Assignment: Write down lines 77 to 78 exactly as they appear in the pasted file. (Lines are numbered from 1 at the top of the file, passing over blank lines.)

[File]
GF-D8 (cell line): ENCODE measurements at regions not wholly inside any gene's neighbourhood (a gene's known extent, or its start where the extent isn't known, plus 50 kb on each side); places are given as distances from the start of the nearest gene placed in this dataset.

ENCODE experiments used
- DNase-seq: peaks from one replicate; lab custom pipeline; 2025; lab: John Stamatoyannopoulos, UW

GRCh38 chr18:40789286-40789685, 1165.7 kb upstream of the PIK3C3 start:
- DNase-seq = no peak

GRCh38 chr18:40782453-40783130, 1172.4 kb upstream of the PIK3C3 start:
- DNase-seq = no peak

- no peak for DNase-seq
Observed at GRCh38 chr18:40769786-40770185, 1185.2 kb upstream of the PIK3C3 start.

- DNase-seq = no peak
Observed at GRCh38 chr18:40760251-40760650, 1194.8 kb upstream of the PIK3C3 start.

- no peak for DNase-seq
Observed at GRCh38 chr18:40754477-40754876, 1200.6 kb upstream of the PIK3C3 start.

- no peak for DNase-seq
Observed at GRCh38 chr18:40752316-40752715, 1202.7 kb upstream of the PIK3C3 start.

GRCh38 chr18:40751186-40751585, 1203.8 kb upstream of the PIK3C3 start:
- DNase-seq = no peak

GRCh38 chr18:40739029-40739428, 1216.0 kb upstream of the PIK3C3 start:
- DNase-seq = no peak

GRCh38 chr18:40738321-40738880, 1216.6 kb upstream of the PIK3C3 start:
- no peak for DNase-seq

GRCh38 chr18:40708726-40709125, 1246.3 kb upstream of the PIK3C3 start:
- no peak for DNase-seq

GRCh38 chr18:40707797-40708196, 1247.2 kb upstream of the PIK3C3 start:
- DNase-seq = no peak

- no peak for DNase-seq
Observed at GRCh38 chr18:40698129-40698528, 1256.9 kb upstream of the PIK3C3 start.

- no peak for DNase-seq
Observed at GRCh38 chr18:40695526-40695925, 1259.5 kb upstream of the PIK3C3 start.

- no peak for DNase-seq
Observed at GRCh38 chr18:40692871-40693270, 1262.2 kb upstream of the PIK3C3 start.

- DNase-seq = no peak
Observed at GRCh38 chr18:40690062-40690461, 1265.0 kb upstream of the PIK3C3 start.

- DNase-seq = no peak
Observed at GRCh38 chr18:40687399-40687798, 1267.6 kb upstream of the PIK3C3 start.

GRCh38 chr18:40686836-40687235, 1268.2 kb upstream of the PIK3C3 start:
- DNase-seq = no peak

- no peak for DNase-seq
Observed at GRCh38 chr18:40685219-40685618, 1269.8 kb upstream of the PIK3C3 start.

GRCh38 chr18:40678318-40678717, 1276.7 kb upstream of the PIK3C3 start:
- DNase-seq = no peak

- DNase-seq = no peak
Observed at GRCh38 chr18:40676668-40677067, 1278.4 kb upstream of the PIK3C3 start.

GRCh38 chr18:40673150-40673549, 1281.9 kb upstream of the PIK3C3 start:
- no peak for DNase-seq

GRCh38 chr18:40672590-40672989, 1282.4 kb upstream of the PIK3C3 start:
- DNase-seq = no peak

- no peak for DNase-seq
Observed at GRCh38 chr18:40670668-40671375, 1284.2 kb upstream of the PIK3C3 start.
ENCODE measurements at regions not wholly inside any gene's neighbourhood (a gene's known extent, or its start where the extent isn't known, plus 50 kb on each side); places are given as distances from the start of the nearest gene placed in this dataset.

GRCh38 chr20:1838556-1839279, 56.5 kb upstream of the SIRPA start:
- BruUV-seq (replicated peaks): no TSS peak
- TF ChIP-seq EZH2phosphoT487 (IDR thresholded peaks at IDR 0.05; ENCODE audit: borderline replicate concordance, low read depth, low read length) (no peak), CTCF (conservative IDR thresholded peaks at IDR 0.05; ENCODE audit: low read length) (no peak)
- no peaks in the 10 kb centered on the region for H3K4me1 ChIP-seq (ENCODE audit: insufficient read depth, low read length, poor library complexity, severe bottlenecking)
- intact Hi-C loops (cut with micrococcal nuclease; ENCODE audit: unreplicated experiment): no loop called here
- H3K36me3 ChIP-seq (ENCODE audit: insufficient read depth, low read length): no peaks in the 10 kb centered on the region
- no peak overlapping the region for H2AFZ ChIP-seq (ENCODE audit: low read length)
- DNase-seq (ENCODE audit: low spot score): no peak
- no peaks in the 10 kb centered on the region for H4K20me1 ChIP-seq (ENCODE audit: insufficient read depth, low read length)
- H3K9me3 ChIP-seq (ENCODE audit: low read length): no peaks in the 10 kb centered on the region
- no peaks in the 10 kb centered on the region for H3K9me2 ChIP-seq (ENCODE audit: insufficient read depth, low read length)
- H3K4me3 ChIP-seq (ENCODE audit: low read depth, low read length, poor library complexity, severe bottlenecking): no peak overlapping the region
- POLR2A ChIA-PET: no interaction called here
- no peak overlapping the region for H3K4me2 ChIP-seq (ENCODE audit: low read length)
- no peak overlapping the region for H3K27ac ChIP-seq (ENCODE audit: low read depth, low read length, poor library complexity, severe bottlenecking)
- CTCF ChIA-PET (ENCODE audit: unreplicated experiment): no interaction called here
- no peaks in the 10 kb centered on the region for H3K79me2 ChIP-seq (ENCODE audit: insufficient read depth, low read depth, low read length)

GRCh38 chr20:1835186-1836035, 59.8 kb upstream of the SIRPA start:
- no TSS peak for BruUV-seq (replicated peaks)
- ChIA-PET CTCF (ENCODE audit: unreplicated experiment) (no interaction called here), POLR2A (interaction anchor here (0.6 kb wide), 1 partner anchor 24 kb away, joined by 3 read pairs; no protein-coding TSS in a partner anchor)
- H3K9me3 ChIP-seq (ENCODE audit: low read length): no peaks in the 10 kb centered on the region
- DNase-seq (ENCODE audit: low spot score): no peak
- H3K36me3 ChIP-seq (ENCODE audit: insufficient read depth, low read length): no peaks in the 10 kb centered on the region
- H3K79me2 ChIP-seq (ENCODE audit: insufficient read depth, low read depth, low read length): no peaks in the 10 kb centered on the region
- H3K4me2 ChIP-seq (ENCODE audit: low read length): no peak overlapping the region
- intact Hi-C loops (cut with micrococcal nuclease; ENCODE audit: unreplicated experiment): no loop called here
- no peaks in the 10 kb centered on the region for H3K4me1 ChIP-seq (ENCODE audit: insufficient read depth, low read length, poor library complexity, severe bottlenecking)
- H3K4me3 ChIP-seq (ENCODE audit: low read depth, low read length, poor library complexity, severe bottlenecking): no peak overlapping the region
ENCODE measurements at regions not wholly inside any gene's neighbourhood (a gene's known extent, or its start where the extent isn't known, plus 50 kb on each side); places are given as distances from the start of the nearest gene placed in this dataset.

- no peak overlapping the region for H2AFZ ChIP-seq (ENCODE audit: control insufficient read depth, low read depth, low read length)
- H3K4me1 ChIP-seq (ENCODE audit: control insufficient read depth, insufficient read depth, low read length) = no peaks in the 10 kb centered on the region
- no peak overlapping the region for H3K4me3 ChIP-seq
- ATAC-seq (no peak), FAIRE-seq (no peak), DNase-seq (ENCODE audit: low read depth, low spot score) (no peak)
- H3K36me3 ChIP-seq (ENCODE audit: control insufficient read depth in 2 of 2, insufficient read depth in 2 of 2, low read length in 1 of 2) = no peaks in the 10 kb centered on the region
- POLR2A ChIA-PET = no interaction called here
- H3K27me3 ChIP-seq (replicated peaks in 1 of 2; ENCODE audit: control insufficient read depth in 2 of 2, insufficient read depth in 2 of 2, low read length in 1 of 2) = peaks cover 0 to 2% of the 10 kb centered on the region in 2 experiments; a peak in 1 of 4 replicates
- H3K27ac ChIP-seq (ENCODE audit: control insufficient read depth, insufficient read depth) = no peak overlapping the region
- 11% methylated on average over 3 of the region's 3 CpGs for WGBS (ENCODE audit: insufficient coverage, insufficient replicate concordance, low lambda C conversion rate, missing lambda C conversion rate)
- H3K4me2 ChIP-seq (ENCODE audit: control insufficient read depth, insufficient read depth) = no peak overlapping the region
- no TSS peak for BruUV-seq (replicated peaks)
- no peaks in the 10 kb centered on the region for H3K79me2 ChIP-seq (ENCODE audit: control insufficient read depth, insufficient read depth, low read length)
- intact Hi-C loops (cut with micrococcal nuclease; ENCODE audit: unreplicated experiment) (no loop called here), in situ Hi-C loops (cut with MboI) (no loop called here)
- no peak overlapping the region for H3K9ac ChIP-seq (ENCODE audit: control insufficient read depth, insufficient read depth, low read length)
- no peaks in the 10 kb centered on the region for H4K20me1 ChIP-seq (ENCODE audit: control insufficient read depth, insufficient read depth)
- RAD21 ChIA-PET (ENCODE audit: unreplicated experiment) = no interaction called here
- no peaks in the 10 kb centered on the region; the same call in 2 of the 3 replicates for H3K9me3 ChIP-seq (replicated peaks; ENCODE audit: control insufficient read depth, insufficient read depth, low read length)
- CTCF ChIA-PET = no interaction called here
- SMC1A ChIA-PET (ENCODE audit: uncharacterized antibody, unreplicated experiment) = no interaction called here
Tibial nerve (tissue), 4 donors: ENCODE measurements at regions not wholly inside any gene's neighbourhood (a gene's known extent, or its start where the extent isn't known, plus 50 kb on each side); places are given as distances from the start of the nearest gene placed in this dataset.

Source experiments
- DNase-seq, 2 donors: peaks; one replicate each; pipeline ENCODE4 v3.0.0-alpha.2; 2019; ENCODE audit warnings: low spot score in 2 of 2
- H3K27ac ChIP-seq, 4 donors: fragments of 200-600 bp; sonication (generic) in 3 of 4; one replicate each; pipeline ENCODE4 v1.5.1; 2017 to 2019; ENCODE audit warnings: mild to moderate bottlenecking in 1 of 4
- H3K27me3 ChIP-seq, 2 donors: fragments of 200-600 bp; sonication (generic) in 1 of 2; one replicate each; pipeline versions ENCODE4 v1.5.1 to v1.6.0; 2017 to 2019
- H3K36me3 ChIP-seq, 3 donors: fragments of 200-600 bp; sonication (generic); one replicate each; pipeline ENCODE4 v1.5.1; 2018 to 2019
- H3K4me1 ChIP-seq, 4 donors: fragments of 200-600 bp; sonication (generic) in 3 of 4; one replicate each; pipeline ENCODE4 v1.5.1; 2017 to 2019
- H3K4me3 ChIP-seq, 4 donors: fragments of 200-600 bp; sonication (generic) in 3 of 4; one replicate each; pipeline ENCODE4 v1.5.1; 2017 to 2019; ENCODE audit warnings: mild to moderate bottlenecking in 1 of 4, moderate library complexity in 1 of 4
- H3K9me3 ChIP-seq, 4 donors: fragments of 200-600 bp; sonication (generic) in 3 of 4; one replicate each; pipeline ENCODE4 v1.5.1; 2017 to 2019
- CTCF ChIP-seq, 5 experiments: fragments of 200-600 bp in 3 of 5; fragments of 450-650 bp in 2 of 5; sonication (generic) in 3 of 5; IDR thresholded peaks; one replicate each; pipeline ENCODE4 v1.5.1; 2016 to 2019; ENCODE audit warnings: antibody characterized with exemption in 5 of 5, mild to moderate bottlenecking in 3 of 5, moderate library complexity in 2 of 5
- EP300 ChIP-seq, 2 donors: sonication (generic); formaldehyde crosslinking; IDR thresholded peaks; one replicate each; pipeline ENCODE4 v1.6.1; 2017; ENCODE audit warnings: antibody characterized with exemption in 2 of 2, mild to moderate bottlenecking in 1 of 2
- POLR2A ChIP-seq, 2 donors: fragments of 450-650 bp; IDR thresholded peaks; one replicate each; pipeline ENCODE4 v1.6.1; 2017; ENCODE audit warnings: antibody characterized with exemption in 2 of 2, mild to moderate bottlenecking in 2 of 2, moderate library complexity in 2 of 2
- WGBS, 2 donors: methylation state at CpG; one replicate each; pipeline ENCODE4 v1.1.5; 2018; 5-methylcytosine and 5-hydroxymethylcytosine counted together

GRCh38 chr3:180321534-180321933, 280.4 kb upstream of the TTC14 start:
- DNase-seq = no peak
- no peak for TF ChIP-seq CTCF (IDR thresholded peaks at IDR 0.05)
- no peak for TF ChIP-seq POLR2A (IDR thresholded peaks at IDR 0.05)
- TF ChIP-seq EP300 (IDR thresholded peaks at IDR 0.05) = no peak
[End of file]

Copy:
- no peaks in the 10 kb centered on the region for H3K4me1 ChIP-seq (ENCODE audit: insufficient read depth, low read length, poor library complexity, severe bottlenecking)
- H3K4me3 ChIP-seq (ENCODE audit: low read depth, low read length, poor library complexity, severe bottlenecking): no peak overlapping the region